I recently made the move to making G-Mail my full time e-mail client. In conjunction with the move, I also stopped using the Mac OS Mail application and am strictly reading and writing my e-mail via the G-Mail web based client.
The transition has take some getting used to. Reading and writing via the G-Mail site is a different experience than doing so via a regular mail application. Simply put, it takes a heck of a lot more mouse movements and clicks when using the web based G-Mail method.
When I first spotted the Gboard I immediately knew it was a tool worth investigating. The small keyboard contains 19 color coated short cuts keys for the most common G-Mail tasks. Gboard was kind enough to send me a keyboard to review and I’ve been using it for a while now. My wrist is thanking me for doing so. It’s compact design and color coordinated layout makes the G-Mail browsing experience quick and painless.
Size does matter. The Gboard comes packaged in slim cardboard box. Right away you know it’s going to be small and thin, which is a good thing. I planned on using the Gboard with my Mac Book Pro and as I’m sure you’re aware, the Mac Book Pro is a laptop. The last thing most laptop users want to do is overcrowd their work stations with a ton of peripherals. The whole point of a laptop is to remain stream lined and portable.
When you open the box you’re greeted with a warning message instructing you to visit the Gboard start page before plugging the keyboard in.
The site contains a helpful video that walks you through the easy set up process. The first step involves visiting the G-Mail web site and making sure you have “keyboard shortcuts” turned on in your account’s settings. The Gboard takes advantage of the keyboard shortcuts which already exist in G-Mail. So although there’s no special software or drivers to install you do need to make sure you have the shortcut option turned on in order for the Gboard to work.
Also the video warns Mac users that when plugging in the Gboard the “keyboard assistant” does not recognize the Gboard. This is not an issue as simply closing the assistant and continuing allows for full use of the Gboard.
The construction of the Gboard feels solid. It’s thick enough to feel like you can’t break it but thin enough to be easily portable. The bottom of the Gboard contains four pads which keep it in place when on your desk surface. There’s also a flip up stand for those who prefer to use their keyboards in a more upright position.
The Gboard uses only a free USB port on you computer to function. No power supply needed. The USB cord isn’t the longest so if you’re planning on using the Gboard with a desktop tower that’s hidden in a cabinet or under a desk you might need to invest in a USB extension cable.
Once plugged in a small blue LED on the top of the Gboard lets you know it’s receiving power and is ready for use.
The Gboard’s keys are color coded and divided into sections.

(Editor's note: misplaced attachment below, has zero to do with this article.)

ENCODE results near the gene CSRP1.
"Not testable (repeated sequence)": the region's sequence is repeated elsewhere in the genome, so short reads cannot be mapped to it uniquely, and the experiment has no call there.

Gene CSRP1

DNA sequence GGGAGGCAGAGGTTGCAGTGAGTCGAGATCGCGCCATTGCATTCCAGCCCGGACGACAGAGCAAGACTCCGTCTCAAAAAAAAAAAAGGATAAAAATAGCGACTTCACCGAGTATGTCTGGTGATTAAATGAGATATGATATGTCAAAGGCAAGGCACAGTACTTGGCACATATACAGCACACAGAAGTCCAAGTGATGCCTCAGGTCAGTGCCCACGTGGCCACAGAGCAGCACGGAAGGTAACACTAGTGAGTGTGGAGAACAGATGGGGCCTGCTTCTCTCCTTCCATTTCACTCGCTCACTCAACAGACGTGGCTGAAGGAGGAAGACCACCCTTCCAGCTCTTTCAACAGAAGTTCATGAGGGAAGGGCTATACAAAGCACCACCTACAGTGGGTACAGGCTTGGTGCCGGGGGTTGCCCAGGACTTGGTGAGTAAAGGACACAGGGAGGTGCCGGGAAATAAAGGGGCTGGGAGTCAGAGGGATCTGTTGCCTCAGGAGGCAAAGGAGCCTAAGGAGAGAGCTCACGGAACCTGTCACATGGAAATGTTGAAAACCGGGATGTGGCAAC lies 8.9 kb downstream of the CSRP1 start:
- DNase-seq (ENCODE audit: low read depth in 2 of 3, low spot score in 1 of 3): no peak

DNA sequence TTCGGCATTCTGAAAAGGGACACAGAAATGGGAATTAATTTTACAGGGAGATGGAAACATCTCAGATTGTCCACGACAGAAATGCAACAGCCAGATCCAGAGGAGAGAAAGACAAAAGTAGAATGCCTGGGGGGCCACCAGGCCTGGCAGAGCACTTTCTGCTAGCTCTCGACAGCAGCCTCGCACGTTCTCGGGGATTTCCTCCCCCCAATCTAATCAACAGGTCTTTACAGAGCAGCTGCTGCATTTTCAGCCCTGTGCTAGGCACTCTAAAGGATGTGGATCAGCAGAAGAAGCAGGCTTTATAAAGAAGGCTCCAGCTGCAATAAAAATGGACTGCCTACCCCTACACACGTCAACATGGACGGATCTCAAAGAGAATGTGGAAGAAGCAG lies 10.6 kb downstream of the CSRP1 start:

The Blue keys contain: Search, Results, Stars, Reply, Reply All, Forward and Compose.
The Orange keys contain: Star and Archive.
The Red keys contain: Trash and Spam.
The Green keys contain: N. Thread, P. Thread, Next, Previous, Select, Inbox and Open/Close.
And the Purple key is for Escape.
It took me a few minutes to learn the location of each short cut key and to be able to easily spot them based on their color/function. Once I did I was reading my e-mail at lightening speed. The Gboard simply makes thing so much easier. I found myself not even looking at the keyboard but simply navigating through my mailbox, reading, deleting and archiving faster than I ever had before by tapping on the Gboard’s keys.
Things that normally take three or four mouse movements can be done with one click of the Gboard. As an example lets look at everyone’s favorite e-mail annoyance, SPAM. If there’s one thing G-Mail is plagued with it’s SPAM. Now G-Mail does a great job of filtering out SPAM and blocking it but every once and a while unwanted e-mail finds its way into my inbox.
Without the Gboard the steps for removing such mail would be first, using my finger find the mouse cursor. Second, moving the cursor up to the “mark as spam” button and third clicking it.
With the Gboard those three steps are accomplished via one tap of the red SPAM key.
I’m no doctor but I do know my wrists sometimes get sore from using the track pad on my Mac Book Pro for extended periods. With the Gboard there’s little to no wrist movement. The palm of your hand remains stationary on the surface of your desk while your fingers tap the keys when needed. The Gboard is small enough that most of the keys are readily accessible with little or no movement. If you suffer from wrist or hand pain the Gboard might be able to alleviate some of it.
It may not seem like a lot but imagine the time and energy saved by doing it the Gboard way over and over again several times a day. Gboard says that the average office worker spends 2 to 3 hours of their day dealing with e-mail. There are over 149 G-Mail users that could benefit from this time saver.
At only $19.99 the Gboard is a “no-brainer” for anyone who relies heavily on G-Mail.
You can learn more about the Gboard and order one up for yourself by visiting the manufacturer’s website.
M.S.R.P. – $19.99
What I like – makes G-Mailing easier and faster. Good for people with wrist pain as it requires less hand movement. Device is small and portable. Requires no power.
What I don’t like – short USB cable.